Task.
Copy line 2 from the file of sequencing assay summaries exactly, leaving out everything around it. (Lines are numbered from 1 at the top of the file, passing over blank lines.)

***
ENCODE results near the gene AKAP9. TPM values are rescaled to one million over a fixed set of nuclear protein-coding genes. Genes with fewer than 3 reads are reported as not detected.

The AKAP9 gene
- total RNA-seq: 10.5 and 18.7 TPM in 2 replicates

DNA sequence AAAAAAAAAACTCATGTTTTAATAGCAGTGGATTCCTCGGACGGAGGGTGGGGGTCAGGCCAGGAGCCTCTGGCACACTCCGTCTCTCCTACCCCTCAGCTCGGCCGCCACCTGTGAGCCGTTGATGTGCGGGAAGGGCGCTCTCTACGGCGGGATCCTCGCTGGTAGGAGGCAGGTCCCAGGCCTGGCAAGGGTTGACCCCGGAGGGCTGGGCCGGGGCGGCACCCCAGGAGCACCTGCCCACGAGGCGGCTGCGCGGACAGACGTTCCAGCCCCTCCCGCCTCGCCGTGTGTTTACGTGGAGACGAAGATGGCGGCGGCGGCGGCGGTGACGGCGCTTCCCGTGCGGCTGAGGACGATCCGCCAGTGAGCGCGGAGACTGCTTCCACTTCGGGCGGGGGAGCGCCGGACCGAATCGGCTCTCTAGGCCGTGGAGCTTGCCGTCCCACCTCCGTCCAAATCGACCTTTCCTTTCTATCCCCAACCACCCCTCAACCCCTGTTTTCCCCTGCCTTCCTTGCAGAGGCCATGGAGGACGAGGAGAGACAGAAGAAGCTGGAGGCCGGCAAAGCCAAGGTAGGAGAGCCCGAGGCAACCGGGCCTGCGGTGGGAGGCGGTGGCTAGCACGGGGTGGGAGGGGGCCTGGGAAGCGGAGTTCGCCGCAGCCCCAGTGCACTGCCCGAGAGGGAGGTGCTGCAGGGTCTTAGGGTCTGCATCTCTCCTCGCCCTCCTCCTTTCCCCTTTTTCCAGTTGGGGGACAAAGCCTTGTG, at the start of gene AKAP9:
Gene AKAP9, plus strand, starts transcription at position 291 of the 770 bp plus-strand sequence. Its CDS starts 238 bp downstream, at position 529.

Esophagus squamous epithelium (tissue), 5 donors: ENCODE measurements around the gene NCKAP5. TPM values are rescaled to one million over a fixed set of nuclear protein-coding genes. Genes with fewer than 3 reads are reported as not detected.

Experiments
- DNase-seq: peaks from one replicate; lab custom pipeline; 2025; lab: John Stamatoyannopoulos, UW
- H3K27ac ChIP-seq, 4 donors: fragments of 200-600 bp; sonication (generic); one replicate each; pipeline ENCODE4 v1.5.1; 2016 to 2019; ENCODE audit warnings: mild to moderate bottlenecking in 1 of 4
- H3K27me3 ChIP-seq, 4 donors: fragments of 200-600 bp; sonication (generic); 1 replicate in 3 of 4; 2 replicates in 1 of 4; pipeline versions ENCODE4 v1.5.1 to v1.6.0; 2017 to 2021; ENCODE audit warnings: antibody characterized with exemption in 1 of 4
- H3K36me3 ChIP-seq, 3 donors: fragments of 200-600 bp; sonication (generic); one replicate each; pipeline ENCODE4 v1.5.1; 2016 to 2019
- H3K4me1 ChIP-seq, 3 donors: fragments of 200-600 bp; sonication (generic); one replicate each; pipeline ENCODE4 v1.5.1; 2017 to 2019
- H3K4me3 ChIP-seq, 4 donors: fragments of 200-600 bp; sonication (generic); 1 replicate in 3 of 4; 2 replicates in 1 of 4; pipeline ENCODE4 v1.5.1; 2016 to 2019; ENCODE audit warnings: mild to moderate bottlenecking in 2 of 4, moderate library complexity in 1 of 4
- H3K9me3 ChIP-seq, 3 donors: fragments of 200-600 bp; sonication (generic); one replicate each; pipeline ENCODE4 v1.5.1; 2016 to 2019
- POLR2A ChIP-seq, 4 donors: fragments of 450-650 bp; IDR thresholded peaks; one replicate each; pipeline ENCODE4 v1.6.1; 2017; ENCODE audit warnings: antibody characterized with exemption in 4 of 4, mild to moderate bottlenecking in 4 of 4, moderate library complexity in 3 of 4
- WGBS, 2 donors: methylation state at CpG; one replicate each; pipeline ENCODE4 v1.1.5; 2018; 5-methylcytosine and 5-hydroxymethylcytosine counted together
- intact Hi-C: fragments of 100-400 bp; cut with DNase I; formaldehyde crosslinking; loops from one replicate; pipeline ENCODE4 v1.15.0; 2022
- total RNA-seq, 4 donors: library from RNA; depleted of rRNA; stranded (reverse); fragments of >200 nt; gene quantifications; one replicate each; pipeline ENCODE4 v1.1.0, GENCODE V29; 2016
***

The AKAP9 gene